A group of talented individuals with autism from Scottish Autism’s service in Fife, put on two fantastic performances at last year’s Edinburgh Fringe Festival. The Tree and the Abbey is thought to have been the first play at the Festival where the majority of the cast have autism. Written and directed by Autism Practitioner, Scott Daly, the play tells the social history of Fife narrated by a tree which stands in the grounds of Dunfermline Abbey. It features a range of characters from the community and revitalises a number of tragic and enriching events from Fife’s history.

After performing a shorter version of the play in front of families and friends, it was the suggestion of a service user to take the show to the Festival. The Director, Scott was very creative in the way he developed the play. Unlike conventional scripts where individuals take on the characteristics of the part, Scott enabled individuals to use their own experience to create characters they could identify with. He also used a whole team approach involving staff and service users in everything from painting stage sets, to playing musical instruments. Crucially, all the key roles were performed by individuals with autism with staff in supporting roles. Read more...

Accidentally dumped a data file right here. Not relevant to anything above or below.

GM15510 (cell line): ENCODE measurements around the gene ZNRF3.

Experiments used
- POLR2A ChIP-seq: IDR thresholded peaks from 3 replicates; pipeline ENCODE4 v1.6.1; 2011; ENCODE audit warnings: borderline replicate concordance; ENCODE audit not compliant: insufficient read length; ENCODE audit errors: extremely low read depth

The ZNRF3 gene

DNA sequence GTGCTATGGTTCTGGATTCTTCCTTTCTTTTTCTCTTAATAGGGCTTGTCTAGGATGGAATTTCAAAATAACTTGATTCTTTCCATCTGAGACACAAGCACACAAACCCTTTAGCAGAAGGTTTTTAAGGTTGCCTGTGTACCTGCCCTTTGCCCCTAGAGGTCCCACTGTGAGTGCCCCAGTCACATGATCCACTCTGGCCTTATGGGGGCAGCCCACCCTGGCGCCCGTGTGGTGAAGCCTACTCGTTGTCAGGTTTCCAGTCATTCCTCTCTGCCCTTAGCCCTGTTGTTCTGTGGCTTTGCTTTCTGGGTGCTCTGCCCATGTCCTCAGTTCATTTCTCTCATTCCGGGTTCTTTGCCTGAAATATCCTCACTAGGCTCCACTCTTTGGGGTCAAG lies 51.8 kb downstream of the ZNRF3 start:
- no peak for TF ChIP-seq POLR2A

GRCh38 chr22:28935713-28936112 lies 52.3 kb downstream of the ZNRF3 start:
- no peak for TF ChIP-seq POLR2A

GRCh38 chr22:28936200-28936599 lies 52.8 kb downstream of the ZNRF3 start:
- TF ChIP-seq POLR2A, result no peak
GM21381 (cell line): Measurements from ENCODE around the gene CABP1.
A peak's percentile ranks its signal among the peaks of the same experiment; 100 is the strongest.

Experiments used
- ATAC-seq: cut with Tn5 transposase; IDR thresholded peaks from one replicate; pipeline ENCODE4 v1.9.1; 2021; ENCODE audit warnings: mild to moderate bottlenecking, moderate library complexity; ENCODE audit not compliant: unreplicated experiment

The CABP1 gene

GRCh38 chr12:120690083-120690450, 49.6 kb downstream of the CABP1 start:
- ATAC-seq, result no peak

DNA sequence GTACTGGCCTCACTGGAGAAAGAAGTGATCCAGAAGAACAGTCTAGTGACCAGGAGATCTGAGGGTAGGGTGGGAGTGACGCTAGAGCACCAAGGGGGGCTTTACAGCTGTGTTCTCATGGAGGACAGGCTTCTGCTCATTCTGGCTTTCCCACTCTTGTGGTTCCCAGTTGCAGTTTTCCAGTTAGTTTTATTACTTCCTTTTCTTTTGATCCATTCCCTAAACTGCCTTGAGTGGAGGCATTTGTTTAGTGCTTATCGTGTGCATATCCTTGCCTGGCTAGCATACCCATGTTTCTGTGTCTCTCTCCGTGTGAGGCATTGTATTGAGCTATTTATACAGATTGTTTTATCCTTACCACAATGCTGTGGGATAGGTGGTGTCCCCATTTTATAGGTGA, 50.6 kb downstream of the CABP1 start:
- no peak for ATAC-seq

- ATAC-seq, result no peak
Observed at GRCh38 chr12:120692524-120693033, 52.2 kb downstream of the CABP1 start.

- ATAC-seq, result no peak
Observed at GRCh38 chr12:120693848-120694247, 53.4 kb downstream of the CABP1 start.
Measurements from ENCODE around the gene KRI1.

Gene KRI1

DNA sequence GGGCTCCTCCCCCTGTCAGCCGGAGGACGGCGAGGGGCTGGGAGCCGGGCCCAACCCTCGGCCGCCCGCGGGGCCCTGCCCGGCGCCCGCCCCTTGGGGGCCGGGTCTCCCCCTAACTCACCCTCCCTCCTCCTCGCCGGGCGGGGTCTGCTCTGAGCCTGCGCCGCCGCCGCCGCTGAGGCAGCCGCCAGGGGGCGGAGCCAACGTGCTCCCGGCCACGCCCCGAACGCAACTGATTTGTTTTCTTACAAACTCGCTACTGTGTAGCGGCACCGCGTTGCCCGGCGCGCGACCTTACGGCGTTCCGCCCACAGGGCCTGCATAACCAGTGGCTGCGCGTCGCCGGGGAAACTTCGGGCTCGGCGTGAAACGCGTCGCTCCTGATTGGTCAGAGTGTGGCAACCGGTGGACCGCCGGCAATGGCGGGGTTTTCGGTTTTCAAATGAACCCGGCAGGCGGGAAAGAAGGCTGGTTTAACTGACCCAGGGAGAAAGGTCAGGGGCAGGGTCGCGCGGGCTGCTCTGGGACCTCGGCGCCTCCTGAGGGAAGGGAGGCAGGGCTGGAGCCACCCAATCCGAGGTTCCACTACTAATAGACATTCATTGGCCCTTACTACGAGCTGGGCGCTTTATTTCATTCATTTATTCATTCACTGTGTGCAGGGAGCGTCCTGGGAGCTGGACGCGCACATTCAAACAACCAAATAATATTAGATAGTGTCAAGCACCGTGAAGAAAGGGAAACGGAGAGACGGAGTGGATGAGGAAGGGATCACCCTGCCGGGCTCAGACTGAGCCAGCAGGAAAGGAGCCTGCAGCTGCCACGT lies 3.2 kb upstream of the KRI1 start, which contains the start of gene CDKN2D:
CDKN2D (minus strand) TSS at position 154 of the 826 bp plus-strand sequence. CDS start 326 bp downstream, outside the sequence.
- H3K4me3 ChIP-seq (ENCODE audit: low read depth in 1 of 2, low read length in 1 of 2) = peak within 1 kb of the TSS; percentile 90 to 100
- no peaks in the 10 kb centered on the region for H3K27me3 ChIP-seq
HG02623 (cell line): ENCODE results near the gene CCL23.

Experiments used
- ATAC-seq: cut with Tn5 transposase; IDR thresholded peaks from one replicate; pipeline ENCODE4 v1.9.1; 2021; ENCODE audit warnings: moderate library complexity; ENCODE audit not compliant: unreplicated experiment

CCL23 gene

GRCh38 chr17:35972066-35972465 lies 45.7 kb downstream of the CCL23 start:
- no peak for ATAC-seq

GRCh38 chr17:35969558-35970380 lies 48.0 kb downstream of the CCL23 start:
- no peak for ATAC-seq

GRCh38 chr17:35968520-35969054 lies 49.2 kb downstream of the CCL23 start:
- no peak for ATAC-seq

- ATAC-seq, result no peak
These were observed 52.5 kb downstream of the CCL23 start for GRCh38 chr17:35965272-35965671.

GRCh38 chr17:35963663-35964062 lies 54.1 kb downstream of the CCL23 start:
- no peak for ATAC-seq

The judges agreed this was an innovative use of drama therapy; The project involves creativity but also raises awareness about autism and the possibilities for people on the spectrum.

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The Autism Accreditation Excellence Award

Winner: Lincolnshire Pathfinder Social Communication Team, Lincolnshire County Council

Lincolnshire Pathfinder Social Communication Outreach Team was formed in 2011 with Pathfinder funding from Lincolnshire County Council. Its purpose is to create a network of locality based providers offering a specialist support service for children and young people (CYP) aged 3-19 and adults supporting them. The service covers 2,646 square miles; 311 Primary Schools, 48 Secondary Schools [including 14 Grammar Schools,] 5 Nursery Schools and 21 Special Schools Pathfinder work with and support other services including health, social care and the voluntary sector.

Pathfinder is made up of staff from specialist schools and educational support services. All staff have additional accredited autism qualifications and are based in their own schools or service, with part of their role being for the Pathfinder Team. This allows for balanced provision of practical work in educational settings and realistic support work based on best practice principles. The remit for Pathfinder is to empower schools by providing support to individual CYPs; specialist training and advice to schools and settings and telephone/email Helpline advice for schools, parents and older students The team also organise and deliver training packages including EarlyBird and Elklan. Read more...

This was a practical implementation of strategies quality mark integration. They demonstrated impressive numbers of people and services supported in a difficult geographical area.